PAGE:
The CNA is trying the same tactic with Ms. Whitman, protesting at her home, infiltrating her invitation-only events, and portraying her in ads as Queen Meg, an imperial candidate out to hurt the working class. But Ms. Whitman has fought back by claiming, in an echo of the Jersey election, that the union leadership is out of touch with members. She obtained a database of union member addresses and mailed them campaign literature that said, “Don’t take the union bosses’ word for it . . . Learn for yourself where Meg Whitman stands.”

She’s started a group, Nurses for Meg Whitman, to counter the nurses union, and she says polls show many licensed nurses in the state support her. Facing an electorate that’s now more receptive to a message of cutting government spending and reining in worker costs, Ms. Whitman has remained neck-and-neck in the polls with Democrat Jerry Brown, who has the backing of all major labor organizations in the state.

The backlash against public unions has gone beyond heavily unionized states like California and New Jersey. One illustration is the finding of a July 7 national Rasmussen poll: Only 19% of Americans said that they would be willing to pay higher taxes to keep government workers from being laid off. Even in public safety, where Americans are sometimes reluctant to see cutbacks, the poll found only 34% endorsed higher taxes to preserve police and fire jobs.

The electorate may also be turning away from public unions because of their relentless campaigning for higher taxes. Mr. Christie has estimated that New Jersey’s public unions spent some $4 million throughout the spring on ads advocating higher taxes and railing against his budget. In California, the teachers union has kicked in $500,000 as part of a campaign to rescind business tax breaks to keep jobs in the state. Last year in Michigan, a coalition of unions engineered a campaign called “A Better Michigan Future” that advocated hundreds of millions in new taxes, which the state legislature rejected.

The prospect of ever-higher taxes has Democrats distancing themselves from labor. New York Democratic gubernatorial candidate Andrew Cuomo is preaching fiscal prudence and says public pensions are “out of line with economic reality.” In California, old allies of labor like Los Angeles Mayor Antonio Villaraigosa (who was once a teachers union official) are also inveighing against the cost imposed by public unions. Oregon’s Democratic Gov. Ted Kulongoski, an attorney who once represented unions, is advocating clamping down on public-sector pay and benefits to fix that state’s budget problems.

Unions are also on the defensive in the culture wars. Later this month the documentary “Waiting for Superman,” about the failings of our public schools, will debut in theaters nationwide. The film is directed by Davis Guggenheim, who earned impeccable liberal credentials as the director of the Oscar-winning “An Inconvenient Truth.” His new documentary, say reviewers who’ve seen it, places a chunk of the blame for the woes of our schools on teachers unions and in particular paints Randi Weingarten, the head of the American Federation of Teachers, as an opponent of meaningful reform.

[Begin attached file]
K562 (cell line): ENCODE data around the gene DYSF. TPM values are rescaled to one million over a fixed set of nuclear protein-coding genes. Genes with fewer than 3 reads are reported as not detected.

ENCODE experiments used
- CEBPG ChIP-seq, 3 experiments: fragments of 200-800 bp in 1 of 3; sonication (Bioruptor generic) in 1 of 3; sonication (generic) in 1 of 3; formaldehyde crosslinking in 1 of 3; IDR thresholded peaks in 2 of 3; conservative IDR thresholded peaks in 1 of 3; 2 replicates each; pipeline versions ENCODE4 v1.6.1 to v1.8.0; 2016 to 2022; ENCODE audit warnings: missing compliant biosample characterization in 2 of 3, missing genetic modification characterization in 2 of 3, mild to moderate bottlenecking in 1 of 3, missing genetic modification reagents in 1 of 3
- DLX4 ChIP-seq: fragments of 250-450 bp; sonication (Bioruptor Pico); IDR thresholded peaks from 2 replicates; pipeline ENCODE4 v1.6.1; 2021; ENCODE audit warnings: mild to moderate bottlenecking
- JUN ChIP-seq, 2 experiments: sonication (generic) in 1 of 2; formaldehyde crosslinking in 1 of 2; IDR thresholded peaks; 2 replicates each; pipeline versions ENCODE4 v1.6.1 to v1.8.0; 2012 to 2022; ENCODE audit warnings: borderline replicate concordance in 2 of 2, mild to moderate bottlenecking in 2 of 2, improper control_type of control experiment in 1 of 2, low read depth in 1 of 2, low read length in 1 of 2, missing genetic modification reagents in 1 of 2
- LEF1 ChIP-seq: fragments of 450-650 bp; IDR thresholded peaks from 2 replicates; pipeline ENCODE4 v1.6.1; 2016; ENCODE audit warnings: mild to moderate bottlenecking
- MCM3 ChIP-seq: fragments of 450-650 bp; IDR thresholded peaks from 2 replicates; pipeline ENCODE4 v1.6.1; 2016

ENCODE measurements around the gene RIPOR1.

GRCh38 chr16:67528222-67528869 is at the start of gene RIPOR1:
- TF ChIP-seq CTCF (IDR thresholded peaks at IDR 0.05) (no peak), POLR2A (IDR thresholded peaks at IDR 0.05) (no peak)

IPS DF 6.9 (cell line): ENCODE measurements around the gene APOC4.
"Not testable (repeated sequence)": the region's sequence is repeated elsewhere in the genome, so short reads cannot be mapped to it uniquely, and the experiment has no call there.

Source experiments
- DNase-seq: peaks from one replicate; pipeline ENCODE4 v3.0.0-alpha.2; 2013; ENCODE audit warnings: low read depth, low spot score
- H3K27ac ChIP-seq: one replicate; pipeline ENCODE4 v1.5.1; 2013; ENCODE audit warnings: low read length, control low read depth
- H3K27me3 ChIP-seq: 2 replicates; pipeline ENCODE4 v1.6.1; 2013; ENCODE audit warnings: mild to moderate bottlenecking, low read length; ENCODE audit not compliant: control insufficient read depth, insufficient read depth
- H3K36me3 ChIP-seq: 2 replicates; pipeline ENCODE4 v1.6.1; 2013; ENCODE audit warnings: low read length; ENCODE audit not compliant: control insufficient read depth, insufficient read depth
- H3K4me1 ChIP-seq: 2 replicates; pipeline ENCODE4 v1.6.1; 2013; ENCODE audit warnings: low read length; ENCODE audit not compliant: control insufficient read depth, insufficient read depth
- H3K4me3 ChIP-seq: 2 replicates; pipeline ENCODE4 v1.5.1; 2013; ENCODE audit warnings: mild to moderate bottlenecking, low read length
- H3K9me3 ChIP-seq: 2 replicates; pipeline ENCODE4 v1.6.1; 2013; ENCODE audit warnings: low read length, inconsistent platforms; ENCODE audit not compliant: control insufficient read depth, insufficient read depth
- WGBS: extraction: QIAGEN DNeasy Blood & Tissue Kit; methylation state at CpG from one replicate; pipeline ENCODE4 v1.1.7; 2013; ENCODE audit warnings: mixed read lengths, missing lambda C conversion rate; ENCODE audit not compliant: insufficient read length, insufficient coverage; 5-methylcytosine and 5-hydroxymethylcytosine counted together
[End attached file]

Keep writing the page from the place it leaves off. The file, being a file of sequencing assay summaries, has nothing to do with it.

Mr. Guggenheim’s film is likely to exacerbate growing discontent with teachers unions. In a May Rasmussen poll, only 38% of Americans said it was good that teachers belong to unions, while 62% either thought teacher unionization a bad thing or were undecided.

Labor’s clout is also suffering because of growing liberal fractiousness and disappointment that the Democratic victories of 2006 and 2008 haven’t led to more radical change. Unions spent $10 million in an unsuccessful attempt to defeat Arkansas Sen. Blanche Lincoln, whom they considered not liberal enough, in the state’s Democratic primary.

In North Carolina this spring, a coalition of leftist advocacy groups and unions led by the Service Employees International Union (SEIU), arguably the nation’s most powerful union, attempted to split from the state’s Democratic Party to form a more left-leaning third party. Although the effort failed, it has fractured the coalition that propelled President Obama to a narrow victory in that state in 2008.

Of course even with its influence waning, labor can be a powerful electoral force. The AFL-CIO, SEIU and the American Federation of State, County and Municipal Employees have announced plans to spend about $100 million on the November elections. While that’s less than 2008, when unions gave $73 million in direct contributions to candidates and spent another $80 million independently on campaigns, the money represents a formidable commitment that could be a factor in close races.

Still, what we are seeing this year may mark a historic shift in American politics. If candidates around the country can repeat Mr. Christie’s strategy of winning office by taking on public unions, we could be witnessing a change akin to what happened in the late 1970s, when tax revolts in a handful of states created a nationwide momentum that eventually elected Ronald Reagan.

The early 21st century version of tax rebellion is a head-on collision between overburdened taxpayers and public-sector unions. The many signs of union weakness suggest that after decades of expanding power, government-worker unions may have finally met their match.